<INPUT TYPE="HIDDEN" NAME="Variable_Name" VALUE="Information Content">

Selection Box The Selection Box input type creates a drop box of pre-selected items for the person viewing the page to choose from. Any number of options may be pre-programmed into the selection. Notice that the first option listed appears in the box by default.
<SELECT NAME="Variable_Name">
<OPTION>Option 1
<OPTION>Option 2
Selection Box Input type:
Radio Button The Radio Button is similar to the Selection Box in that it allows the person viewing the page to select one option from a number of pre-defined choices. Once again any number of selections may be programmed. This Radio Button example asks a viewer to select one favourite colour.
Red:<INPUT TYPE="RADIO" NAME="Favourite_Colour">
Green:<INPUT TYPE="RADIO" NAME="Favourite_Colour">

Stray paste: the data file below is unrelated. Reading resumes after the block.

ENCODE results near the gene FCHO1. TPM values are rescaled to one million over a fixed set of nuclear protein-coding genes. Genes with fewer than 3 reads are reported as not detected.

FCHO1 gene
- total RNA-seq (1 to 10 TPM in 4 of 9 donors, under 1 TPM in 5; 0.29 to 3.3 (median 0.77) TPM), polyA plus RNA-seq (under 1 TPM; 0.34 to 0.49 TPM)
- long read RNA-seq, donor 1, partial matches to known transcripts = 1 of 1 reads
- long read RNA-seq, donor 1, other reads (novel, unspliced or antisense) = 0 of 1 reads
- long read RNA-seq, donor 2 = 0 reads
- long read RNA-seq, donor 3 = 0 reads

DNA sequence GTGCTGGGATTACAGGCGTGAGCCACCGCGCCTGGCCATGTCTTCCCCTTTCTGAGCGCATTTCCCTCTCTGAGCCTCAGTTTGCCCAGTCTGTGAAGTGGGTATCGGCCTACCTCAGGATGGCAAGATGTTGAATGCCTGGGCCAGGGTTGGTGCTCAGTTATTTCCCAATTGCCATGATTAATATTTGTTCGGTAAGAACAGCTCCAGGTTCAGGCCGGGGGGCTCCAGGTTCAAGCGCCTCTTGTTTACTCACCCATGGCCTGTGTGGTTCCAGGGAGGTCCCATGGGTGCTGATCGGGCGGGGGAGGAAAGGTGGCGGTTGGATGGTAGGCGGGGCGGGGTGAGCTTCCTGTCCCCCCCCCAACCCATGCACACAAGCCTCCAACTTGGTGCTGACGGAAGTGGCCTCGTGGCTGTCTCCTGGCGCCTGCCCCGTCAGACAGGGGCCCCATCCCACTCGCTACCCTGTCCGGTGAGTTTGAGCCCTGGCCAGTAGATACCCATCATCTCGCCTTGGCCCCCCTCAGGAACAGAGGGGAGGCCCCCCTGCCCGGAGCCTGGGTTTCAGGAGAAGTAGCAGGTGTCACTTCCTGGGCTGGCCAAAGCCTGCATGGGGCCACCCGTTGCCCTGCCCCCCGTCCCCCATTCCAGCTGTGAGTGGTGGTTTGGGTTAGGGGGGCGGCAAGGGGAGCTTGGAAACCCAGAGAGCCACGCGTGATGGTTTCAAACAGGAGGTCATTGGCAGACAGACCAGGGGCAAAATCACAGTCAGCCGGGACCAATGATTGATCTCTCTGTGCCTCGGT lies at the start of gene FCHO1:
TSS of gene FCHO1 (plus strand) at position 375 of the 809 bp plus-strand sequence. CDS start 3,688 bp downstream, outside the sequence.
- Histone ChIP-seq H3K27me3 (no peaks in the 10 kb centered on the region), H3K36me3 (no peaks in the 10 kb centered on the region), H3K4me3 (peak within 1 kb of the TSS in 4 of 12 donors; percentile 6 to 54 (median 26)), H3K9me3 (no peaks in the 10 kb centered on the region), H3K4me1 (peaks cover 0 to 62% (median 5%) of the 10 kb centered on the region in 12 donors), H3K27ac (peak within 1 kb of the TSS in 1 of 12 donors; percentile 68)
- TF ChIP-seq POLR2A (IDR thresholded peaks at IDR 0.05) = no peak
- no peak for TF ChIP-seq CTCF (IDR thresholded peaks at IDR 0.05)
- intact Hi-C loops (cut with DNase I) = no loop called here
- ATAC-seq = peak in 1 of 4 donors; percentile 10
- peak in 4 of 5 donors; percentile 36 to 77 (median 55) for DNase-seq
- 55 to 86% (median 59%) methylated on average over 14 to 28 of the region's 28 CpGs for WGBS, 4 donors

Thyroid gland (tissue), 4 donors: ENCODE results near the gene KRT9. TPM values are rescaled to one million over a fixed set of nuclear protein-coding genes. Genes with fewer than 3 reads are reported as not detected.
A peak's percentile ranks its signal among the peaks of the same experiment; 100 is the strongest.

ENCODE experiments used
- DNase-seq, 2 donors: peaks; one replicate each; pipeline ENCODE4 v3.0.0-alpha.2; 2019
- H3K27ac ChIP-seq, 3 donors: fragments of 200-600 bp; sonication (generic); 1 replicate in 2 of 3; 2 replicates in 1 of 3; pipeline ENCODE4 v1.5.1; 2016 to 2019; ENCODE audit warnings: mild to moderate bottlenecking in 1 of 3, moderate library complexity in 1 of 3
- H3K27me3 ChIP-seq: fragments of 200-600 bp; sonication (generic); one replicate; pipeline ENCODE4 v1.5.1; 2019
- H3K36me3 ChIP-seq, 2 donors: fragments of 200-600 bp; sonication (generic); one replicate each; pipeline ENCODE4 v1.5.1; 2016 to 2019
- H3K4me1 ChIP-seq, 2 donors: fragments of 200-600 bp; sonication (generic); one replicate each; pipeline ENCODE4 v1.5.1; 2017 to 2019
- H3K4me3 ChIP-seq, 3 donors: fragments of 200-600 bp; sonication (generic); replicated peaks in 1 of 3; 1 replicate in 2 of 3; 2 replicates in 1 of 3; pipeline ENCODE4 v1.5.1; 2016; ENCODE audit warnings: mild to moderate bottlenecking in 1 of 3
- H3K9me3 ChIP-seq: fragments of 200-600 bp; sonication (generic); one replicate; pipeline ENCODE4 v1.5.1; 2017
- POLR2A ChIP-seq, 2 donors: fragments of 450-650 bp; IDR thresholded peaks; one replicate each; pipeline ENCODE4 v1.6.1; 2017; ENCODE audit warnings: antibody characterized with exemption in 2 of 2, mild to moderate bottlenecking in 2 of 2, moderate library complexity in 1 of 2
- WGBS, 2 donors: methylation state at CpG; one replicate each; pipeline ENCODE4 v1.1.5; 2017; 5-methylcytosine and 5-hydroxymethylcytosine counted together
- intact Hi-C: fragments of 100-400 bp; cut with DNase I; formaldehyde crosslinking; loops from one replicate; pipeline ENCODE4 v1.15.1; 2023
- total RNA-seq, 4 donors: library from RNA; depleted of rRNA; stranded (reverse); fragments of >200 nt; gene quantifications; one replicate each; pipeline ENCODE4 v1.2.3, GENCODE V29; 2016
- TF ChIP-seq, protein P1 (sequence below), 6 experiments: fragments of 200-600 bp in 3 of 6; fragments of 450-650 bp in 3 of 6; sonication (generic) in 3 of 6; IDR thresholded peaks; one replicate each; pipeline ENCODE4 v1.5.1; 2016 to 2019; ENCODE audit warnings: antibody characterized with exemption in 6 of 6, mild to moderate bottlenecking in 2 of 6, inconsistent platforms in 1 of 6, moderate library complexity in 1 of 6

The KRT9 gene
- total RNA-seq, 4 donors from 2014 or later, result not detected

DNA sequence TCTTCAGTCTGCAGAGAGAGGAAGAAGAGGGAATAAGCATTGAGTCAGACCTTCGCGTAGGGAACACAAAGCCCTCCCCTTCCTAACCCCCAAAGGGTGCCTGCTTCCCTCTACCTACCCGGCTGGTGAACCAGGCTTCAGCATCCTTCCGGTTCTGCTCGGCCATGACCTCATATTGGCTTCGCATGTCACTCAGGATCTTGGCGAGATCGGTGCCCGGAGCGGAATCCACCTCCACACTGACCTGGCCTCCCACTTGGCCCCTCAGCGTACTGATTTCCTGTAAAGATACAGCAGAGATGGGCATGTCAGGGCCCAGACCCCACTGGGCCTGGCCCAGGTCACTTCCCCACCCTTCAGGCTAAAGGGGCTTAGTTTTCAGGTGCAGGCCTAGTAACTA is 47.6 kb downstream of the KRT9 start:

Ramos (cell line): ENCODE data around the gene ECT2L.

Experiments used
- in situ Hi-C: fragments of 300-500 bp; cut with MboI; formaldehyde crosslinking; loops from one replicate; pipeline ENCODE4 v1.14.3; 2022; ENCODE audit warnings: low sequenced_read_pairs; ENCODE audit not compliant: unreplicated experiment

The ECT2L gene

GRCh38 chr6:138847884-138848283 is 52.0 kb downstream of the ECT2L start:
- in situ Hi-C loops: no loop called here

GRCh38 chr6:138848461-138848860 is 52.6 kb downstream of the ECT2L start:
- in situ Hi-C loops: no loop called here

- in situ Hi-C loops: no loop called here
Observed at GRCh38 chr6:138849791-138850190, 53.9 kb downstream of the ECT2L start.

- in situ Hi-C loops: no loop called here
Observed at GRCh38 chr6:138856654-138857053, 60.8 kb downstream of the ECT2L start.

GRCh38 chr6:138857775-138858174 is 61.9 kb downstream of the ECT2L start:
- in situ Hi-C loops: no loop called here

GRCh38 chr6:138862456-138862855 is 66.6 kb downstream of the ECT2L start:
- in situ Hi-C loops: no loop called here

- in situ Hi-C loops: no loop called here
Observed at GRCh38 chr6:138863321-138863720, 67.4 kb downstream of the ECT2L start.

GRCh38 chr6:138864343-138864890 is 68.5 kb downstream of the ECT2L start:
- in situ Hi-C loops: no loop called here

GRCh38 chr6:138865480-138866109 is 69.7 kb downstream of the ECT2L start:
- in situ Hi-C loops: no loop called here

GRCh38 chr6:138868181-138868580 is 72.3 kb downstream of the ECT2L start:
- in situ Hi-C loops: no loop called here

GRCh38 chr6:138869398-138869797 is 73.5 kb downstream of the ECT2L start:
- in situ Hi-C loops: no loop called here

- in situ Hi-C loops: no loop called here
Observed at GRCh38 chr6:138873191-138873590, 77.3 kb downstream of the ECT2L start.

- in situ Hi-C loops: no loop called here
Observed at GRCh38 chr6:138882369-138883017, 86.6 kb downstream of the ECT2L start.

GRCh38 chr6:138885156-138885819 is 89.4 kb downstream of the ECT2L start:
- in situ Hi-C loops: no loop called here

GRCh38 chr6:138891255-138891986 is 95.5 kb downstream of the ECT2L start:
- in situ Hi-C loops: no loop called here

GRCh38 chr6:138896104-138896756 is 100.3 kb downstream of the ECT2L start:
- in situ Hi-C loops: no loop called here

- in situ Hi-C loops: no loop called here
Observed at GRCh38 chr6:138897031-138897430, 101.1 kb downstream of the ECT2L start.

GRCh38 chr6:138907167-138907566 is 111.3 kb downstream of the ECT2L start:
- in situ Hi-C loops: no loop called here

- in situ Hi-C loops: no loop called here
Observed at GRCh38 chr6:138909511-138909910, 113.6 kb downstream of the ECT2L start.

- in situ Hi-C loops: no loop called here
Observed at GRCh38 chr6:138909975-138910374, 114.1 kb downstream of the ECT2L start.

Blue:<INPUT TYPE="RADIO" NAME="Favourite_Colour">
Red:  Green:  Blue: 
Checkbox A Checkbox presents a yes/no box, where the person viewing the web page will indicate agreement or disagreement with the choice presented. Checkboxes may be used to give viewers the opportunity to select any number of choices from a list.
<INPUT TYPE="CHECKBOX" NAME="Like_Checkboxes">
I like: checkboxes   forms
Textarea The Textarea input type creates a multiline input box allowing the person viewing the web page to enter a body of text. Text entered between the two tags appears in the input box. The size of the input box is defined by the rows and cols directives.
<TEXTAREA NAME="Paragraph_Text" ROWS=2 COLS=20>
Text entered here appears in the text box
Submit/Reset Buttons The Submit/Reset Buttons, when pressed, either cause the form data entered by the web page viewer to be submitted to the program defined by the form action or cause the data entries to be cleared. The text entered in the value appears on the button face, if no value is defined it will default to 'Submit Query' (for the submit button) or 'Reset' (for the reset button).